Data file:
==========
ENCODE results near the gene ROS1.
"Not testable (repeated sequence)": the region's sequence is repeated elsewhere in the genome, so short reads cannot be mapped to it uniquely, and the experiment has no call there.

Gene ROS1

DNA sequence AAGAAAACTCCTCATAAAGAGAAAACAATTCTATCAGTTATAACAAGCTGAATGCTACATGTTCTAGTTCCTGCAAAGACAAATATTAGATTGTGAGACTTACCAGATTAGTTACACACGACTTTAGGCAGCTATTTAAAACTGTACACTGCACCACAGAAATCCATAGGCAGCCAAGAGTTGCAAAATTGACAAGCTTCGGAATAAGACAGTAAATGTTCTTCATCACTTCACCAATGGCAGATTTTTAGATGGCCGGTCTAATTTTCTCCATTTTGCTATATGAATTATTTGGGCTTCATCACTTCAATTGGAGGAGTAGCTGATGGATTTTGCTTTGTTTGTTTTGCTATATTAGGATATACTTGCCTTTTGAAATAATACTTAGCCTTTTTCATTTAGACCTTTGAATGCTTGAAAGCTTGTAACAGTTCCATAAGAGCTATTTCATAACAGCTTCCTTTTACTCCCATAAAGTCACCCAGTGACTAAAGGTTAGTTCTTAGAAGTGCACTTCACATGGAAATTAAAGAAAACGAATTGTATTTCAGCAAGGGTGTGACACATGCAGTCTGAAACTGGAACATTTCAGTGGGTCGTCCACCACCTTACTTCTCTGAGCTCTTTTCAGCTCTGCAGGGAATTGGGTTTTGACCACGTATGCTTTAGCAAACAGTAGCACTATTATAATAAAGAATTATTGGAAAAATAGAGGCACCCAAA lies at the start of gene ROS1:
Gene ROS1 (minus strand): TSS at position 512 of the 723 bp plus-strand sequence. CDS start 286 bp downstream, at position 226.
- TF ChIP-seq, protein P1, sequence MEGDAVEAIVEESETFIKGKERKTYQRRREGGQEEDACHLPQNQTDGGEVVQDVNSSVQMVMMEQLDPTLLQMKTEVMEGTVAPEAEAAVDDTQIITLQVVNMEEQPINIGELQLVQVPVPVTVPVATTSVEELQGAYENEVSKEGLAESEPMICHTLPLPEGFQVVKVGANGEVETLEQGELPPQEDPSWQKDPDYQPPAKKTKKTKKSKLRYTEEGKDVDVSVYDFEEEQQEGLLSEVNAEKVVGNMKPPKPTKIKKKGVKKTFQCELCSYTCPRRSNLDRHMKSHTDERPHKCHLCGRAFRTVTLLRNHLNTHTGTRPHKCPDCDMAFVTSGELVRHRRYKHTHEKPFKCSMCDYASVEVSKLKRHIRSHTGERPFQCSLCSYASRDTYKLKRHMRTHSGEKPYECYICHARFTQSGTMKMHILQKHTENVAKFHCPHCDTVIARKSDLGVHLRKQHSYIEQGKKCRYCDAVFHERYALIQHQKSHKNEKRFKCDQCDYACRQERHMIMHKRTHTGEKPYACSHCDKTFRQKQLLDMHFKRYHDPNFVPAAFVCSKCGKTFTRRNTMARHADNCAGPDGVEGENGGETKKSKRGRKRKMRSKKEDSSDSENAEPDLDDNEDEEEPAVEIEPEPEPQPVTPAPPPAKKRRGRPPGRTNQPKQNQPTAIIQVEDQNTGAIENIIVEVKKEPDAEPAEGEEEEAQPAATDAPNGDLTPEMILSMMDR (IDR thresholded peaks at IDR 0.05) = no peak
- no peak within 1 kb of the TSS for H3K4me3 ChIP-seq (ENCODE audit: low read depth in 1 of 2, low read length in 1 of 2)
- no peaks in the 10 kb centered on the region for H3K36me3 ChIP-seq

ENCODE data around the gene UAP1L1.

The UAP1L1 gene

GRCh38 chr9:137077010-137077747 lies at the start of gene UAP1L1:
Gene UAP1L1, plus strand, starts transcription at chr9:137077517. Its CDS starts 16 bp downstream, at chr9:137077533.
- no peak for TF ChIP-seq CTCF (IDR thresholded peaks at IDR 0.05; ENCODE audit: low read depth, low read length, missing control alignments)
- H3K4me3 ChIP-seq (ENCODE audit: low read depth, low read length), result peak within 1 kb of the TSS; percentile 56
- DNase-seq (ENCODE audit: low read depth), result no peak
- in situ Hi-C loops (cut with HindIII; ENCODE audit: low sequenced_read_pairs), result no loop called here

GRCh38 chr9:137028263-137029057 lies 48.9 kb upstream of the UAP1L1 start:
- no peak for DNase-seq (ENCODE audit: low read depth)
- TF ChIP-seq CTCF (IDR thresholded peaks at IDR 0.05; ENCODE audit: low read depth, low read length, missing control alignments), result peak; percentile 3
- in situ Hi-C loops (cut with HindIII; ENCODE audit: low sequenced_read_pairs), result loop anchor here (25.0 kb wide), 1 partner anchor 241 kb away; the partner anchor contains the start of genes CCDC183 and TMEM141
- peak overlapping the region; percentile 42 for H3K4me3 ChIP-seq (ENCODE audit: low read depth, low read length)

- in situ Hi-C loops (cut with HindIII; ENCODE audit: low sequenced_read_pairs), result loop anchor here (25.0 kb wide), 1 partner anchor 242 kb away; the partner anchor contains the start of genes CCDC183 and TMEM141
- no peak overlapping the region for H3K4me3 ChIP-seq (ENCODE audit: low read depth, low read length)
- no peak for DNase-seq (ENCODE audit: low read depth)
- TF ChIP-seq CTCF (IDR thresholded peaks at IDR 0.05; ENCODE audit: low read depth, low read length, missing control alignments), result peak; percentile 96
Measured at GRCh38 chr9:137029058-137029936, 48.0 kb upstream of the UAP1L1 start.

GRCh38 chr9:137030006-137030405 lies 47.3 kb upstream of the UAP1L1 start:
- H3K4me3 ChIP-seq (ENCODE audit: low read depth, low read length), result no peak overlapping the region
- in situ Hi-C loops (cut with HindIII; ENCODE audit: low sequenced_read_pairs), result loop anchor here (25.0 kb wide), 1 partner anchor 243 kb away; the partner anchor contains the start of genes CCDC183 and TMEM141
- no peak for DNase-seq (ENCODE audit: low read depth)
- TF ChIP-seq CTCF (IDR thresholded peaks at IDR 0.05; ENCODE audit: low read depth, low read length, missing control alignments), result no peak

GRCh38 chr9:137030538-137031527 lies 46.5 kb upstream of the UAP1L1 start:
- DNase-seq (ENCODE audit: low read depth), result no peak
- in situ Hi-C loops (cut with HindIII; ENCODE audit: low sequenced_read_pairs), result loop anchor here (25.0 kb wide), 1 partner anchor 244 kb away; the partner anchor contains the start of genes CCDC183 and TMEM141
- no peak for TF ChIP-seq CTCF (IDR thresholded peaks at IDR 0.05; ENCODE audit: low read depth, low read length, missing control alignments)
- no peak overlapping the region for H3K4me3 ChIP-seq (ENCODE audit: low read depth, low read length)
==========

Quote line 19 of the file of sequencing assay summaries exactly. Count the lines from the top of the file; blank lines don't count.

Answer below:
- TF ChIP-seq CTCF (IDR thresholded peaks at IDR 0.05; ENCODE audit: low read depth, low read length, missing control alignments), result peak; percentile 3